Read the original article in The Oregonian here.
Across Oregon's university network, this year's freshmen have just completed the first week of classes. And thousands of parents have spent a week feeling disoriented because there's one less kid at home.
It's a big adjustment for everyone.
Laurie C. Kelley, associate vice president of university relations at the University of Portland (and a veteran of the process, having sent several of her own kids off to college), has advice for parents feeling left behind -- and for kids striking out on their own.
The top mistake parents make? Trying to solve all their kids' problems, long distance. "You do want to be needed, but you're not giving them the sense they can do it" if you step in the minute an issue crops up, Kelley says. And your stepping in may keep them from connecting with the campus resources they need.
Encourage independence. Remember, your child's college education is only partly about classroom time. An equally valuable education comes as she learns how to navigate a large, complex system (the university) on her own. That will help prepare your student for later life tasks, such as fitting into a workplace, finding an apartment, buying a car.
Kelley's advice for parents:
- Don't call and text daily (or several times daily). Wait for your students to reach out. In most cases, they are making new friends and establishing a new routine. If they're unhappy, chances are you'll hear about it.
- If your child calls and is super-stressed, hating a roommate or wanting to come home, etc. don't try to solve it. Be supportive and let him know you have confidence he'll figure things out. An hour after getting that frantic call, you'll still be worrying but your child will probably be fine.
- If your best friend's kid is checking in all the time, but you aren't hearing from your child, it's OK. Everyone adjusts differently. Be patient.
- Think back to when you went to college. Kelley says her college days were in the era of long-distance phone calls -- you might have talked to your folks once a week. Or you got a letter from home. Let your child figure things out for herself, the way you had to figure things out for yourself.
OK, so you're not calling or texting. What to do with your time?
If you've got younger children at home, they'll be in transition, too. Make sure to give them their space if they need it, or extra attention if they need that.
And focus on yourself. "Let yourself bloom with your newfound time," Kelley suggests. Go back to things you loved doing before you had kids, take up a new hobby, renew friendships.
Although it's natural to be sad that childhood is officially over, you're never done being a parent, she says. "Your life expands so much with them when they're adults. You can look forward to that and not just be sad."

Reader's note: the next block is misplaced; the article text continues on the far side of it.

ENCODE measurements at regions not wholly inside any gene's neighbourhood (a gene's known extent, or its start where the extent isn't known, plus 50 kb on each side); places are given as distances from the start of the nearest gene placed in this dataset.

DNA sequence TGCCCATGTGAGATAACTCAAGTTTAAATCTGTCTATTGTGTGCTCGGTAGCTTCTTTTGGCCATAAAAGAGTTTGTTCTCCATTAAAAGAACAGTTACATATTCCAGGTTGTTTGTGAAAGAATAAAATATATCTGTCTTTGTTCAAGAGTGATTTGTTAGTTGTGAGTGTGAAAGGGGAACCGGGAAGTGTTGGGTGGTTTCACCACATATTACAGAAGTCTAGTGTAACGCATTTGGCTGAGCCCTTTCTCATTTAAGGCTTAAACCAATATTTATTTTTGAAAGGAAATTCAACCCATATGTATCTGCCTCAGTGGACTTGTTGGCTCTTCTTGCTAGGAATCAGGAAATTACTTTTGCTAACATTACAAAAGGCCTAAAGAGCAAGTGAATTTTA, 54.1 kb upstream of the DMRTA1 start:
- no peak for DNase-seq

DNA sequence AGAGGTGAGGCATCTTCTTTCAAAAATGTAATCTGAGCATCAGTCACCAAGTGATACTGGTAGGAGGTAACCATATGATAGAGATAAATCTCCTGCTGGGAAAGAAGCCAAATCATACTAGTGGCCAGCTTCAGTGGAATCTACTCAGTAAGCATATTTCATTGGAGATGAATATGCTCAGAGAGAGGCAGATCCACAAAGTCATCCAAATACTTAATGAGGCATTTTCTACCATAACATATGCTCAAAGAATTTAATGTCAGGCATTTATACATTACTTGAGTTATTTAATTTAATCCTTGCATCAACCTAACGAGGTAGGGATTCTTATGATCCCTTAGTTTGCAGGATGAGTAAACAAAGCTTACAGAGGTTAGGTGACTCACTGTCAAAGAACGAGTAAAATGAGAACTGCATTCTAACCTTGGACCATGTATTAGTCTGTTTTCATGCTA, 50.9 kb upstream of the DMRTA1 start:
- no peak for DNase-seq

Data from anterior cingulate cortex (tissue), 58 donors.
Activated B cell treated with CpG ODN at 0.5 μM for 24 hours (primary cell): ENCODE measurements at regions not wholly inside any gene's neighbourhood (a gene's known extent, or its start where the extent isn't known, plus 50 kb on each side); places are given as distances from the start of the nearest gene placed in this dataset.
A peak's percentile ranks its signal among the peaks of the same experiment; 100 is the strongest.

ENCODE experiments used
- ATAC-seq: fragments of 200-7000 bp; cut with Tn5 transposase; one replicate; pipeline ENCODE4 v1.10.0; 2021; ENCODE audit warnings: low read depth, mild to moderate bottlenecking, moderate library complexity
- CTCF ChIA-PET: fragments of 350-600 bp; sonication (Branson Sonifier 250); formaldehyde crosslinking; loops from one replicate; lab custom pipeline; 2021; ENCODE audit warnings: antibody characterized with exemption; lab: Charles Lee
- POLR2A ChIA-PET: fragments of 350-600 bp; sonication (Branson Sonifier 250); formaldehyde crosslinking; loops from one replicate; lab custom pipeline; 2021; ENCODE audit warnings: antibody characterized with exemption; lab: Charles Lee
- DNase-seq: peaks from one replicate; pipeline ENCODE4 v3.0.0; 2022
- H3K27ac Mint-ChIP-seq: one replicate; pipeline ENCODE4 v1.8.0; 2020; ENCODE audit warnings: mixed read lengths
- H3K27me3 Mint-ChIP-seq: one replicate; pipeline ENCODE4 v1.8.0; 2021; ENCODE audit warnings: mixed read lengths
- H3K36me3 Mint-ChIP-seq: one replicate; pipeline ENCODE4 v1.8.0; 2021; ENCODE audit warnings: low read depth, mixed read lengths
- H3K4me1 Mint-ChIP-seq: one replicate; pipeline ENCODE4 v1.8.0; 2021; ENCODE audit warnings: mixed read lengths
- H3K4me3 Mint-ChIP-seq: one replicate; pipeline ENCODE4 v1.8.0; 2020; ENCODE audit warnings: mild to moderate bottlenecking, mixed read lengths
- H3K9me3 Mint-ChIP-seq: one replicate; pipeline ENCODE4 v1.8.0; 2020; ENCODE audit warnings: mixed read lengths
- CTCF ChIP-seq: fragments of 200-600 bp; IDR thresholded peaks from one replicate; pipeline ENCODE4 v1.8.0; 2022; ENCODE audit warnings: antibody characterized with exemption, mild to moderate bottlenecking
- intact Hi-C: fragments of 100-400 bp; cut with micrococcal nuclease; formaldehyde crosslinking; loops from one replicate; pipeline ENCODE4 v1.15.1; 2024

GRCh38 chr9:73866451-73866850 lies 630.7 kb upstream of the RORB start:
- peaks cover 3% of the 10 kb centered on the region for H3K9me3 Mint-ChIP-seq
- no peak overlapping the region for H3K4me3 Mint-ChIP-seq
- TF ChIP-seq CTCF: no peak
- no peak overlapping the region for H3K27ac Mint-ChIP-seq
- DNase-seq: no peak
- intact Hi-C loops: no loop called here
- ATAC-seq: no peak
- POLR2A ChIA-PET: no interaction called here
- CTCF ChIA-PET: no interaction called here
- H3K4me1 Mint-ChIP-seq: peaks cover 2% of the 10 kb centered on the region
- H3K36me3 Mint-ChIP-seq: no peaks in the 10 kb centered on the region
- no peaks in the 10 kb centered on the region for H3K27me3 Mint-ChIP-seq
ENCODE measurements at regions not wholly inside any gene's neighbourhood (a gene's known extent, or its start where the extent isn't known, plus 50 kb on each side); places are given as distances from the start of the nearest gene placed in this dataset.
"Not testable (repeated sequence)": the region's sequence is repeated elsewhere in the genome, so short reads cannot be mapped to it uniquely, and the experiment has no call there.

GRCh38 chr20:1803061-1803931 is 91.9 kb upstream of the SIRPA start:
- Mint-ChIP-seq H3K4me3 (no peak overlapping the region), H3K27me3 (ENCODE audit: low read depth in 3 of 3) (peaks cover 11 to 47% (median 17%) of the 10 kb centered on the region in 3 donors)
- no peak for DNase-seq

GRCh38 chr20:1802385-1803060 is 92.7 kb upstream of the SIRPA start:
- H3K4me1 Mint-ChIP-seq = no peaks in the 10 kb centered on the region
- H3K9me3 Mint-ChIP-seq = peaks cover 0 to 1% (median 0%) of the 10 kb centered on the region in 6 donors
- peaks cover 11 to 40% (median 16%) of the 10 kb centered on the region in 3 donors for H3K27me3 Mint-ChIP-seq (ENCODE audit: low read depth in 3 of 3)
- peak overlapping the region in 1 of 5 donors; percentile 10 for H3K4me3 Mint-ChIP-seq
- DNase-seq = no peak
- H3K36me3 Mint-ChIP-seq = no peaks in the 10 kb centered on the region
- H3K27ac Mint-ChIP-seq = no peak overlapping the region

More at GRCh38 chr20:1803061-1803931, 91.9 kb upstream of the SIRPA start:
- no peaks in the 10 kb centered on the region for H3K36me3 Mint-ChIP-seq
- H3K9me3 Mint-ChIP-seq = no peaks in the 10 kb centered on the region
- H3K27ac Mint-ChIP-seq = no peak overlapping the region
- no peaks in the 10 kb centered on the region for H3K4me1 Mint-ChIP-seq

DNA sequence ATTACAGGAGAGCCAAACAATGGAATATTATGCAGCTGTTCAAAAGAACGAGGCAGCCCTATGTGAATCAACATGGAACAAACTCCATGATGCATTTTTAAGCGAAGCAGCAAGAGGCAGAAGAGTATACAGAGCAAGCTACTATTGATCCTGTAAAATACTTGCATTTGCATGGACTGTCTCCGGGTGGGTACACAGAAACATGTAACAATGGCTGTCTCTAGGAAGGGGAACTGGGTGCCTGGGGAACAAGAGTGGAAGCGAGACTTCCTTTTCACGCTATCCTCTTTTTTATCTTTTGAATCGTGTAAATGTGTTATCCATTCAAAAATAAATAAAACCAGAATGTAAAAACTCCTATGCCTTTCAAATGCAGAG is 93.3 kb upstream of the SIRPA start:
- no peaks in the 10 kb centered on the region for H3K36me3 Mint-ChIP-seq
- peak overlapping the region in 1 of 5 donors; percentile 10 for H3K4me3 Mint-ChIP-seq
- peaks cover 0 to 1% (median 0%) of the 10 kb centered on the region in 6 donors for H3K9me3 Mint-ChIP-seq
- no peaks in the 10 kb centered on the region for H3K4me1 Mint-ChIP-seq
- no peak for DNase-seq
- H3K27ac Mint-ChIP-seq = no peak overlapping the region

What should kids know? Kelley urges students not to rely on parents to problem-solve. Ask the people on campus who are there to help, such as your resident adviser or hall director at the dorm. See the financial aid office for help with money, and the campus health center for your medical needs. Crowd-source solutions among your new friends.
Michele Toppe, dean of student life at Portland State University, says she and the director of counseling talk about "the W curve" as they prepare students and families. Any big transition, such as starting college, has many highs and lows back to back, making your emotional path resemble a capital W.
There's comfort in knowing the path will be jagged, Toppe says. "When there's a valley, there's a peak around the corner." Don't worry that you're so up and down; it's typical.
Toppe encourages students to get involved in campus life, in whatever way suits them. Some like big gatherings and clubs, while others prefer smaller groups or one-on-one relationships. "Comb the activity schedule, connect with peers in class, check out student organizations," she advises. "Just dive in."
Second, students should seek out mentors, whether faculty, staff, peers or people in the community. "We learn a lot from watching others who are doing things well," Toppe says.
Third, take care with your finances. Students who suddenly have autonomy with finances for the first time can overreach, especially with credit. One suggestion: Track everything you spend during your first month so you don't go overboard without realizing it. Then use that first, careful month as a template for your spending.
Finally, she passes along a tip she's heard from many students. "Have one set time each week to connect with parents, to Skype or call or whatever," she says. "It helps parents not call too much and interrupt too much."
Although it seems hard right now -- for parents and students -- this period of adjustment will end. Before you know it, students will be home for Thanksgiving or over winter break.
That brings up another tough transition.
"Prepare for your kid to be different," Kelley warns parents. Your son may show up with a beard, or your daughter may have a nose ring. Be ready to discuss what house rules are reasonable now that your child is living elsewhere as an adult most of the time.